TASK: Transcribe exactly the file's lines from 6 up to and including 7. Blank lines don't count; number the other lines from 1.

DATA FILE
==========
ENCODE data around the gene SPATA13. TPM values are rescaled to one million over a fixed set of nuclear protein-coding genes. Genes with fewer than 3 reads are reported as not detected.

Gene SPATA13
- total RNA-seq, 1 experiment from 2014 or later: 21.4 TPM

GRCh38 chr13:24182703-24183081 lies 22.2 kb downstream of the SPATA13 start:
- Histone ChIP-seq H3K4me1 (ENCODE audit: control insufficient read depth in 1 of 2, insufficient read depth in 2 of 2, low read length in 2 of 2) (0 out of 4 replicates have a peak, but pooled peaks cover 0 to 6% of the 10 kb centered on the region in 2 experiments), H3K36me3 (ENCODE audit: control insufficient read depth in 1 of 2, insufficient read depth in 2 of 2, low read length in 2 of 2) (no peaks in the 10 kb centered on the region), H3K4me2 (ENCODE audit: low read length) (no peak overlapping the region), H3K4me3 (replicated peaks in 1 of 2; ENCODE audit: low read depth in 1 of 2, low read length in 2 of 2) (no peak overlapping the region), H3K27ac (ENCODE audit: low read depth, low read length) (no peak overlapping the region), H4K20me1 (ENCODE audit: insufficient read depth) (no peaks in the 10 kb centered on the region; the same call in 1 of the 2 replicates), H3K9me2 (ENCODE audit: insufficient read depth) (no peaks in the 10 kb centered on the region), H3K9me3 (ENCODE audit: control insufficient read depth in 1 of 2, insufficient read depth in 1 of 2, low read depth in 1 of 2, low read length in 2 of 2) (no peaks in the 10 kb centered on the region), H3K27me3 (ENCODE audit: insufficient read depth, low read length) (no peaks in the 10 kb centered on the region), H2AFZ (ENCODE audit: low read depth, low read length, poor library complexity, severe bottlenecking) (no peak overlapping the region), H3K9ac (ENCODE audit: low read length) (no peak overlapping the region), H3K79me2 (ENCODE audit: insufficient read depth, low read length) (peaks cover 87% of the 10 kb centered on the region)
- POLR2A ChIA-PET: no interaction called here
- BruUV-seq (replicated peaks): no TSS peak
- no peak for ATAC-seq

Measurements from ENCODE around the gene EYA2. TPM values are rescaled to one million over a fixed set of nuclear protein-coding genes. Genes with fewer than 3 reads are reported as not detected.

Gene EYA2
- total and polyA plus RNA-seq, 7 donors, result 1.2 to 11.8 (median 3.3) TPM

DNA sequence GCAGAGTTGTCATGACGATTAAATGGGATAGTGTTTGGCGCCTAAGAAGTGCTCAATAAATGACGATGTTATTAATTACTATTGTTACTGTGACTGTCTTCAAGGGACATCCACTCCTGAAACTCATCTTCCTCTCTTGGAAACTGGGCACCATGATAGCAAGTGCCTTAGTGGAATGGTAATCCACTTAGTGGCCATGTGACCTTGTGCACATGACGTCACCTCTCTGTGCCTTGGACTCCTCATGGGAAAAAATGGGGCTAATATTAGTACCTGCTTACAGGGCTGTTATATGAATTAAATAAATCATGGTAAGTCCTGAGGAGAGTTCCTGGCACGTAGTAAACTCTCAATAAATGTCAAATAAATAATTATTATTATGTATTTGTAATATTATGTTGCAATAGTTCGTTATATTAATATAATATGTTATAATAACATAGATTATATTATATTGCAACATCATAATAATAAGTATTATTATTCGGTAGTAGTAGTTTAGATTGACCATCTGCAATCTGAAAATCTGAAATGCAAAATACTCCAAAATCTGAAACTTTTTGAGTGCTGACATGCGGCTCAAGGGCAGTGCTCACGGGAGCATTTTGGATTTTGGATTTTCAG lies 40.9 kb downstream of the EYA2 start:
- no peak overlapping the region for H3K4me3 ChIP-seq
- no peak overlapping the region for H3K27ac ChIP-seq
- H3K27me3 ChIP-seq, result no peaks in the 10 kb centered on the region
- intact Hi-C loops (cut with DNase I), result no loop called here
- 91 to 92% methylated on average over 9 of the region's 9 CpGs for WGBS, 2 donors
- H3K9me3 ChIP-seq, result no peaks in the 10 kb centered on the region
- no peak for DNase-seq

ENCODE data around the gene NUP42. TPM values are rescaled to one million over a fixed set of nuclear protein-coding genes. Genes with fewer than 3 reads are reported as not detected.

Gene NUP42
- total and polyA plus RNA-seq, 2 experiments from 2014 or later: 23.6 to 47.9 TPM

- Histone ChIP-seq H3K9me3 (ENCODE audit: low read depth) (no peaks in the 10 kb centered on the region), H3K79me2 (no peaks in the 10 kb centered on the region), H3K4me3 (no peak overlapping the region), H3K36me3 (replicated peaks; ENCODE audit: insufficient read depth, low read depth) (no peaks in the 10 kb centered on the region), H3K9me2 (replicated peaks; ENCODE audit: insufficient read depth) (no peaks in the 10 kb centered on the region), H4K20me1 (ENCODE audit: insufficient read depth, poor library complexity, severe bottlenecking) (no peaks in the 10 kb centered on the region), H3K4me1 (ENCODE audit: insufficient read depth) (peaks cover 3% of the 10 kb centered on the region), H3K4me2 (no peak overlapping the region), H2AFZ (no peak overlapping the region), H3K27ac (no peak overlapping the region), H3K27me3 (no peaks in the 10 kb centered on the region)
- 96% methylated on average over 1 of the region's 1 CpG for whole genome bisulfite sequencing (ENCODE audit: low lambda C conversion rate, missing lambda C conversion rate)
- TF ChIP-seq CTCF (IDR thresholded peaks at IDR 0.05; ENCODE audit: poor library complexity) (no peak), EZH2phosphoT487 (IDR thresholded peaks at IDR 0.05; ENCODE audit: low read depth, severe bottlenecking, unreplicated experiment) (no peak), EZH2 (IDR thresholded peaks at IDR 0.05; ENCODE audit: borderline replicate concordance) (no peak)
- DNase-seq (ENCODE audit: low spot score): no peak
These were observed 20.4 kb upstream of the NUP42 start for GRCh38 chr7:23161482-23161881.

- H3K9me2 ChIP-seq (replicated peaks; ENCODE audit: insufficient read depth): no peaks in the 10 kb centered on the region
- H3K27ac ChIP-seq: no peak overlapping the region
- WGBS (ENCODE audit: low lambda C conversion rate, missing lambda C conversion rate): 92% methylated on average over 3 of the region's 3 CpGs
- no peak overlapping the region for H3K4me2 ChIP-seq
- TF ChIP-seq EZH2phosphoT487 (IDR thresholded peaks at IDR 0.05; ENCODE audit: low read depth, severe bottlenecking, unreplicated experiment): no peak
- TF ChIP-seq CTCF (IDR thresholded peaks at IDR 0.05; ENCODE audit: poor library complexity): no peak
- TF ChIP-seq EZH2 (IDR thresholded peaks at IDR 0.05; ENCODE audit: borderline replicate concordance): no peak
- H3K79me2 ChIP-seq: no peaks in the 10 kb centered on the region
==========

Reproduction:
- POLR2A ChIA-PET: no interaction called here
- BruUV-seq (replicated peaks): no TSS peak